Genetically Modified Foods: Are They a Threat?
(Ivanhoe Newswire) — It has been almost 20 years since the first genetically modified foods showed up in produce aisles throughout the United States and the rest of the world, but controversy continues to surround the products and their regulation.
Bruce Chassy, a professor emeritus of food science and human nutrition at the University of Illinois at Urbana-Champaign, believes that after thousands of research studies and worldwide planting, "genetically modified foods pose no special risks to consumers or the environment" and are overregulated.
"Farmers have witnessed the advantages of GM crops firsthand through increases in their yields and profit, and decreases in their labor, energy consumption, pesticide use and greenhouse gas emissions," Chassy said.
Despite these benefits, various regulatory agencies require newly developed GM crops to be put to the test with rigorous safety evaluations that include molecular characterization, toxicological evaluation, allergenicity assessments, compositional analysis and feeding studies. This extensive testing takes five to 10 years and costs tens of millions of dollars, and Chassy argues that this process "wastes resources and diverts attention from real food safety issues."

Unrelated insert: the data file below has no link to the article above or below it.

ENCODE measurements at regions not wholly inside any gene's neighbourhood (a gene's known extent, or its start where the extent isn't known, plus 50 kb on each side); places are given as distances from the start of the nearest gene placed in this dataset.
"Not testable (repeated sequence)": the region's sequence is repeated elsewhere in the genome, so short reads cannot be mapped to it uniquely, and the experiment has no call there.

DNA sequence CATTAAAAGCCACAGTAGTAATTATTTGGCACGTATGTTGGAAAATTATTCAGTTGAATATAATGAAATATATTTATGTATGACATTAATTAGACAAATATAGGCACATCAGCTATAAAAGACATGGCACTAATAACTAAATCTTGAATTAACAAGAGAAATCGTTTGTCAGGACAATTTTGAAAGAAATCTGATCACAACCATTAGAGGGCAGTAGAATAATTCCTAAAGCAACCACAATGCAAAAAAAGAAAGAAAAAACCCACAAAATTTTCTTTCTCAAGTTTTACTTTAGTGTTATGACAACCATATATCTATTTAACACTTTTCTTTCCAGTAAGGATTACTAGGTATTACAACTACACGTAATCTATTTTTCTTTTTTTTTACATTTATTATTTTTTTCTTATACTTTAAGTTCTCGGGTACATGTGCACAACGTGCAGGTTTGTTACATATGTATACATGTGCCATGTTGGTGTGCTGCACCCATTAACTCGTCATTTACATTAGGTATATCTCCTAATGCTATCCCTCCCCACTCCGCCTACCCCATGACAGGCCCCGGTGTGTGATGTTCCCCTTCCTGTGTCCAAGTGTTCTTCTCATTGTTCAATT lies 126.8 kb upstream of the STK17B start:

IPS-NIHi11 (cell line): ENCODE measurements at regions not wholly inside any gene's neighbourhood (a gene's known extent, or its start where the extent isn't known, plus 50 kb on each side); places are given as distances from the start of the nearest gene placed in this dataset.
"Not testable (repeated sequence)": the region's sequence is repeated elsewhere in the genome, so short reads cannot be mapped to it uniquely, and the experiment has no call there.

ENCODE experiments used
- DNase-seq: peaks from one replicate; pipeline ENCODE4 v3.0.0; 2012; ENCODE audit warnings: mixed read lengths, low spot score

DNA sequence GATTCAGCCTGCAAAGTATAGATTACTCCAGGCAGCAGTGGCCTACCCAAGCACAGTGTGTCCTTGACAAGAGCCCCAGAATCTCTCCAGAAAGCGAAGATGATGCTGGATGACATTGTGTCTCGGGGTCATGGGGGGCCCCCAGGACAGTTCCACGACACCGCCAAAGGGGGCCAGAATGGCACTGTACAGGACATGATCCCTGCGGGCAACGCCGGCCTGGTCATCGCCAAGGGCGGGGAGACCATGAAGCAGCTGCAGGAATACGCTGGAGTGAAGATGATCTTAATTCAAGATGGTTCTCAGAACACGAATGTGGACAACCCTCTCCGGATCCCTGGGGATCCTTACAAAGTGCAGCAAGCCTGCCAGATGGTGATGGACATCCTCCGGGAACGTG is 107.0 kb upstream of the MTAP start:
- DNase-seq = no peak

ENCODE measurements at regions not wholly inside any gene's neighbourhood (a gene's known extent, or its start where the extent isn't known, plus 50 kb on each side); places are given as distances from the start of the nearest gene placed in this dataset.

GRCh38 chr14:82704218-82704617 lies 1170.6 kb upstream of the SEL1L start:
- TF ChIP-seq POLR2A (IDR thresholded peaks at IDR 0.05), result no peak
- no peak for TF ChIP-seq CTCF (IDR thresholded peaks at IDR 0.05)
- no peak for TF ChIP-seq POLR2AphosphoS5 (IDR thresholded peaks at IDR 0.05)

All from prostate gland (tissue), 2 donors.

"With more than half of the world's population now living in countries that have adopted GM crops, it might be appropriate to reduce the regulatory scrutiny of GM crops to a level that is commensurate with science-based risk assessment," Chassy said.
Chassy has concluded that the evidence from thousands of research studies and expansive GM plantings shows these crops do not present risks to consumers or the environment. "The overregulation of GM foods is a response not to scientific evidence," Chassy said, "but to a global campaign that disseminates misinformation and fear about these food sources."
SOURCE: American Association for the Advancement of Science, February 2013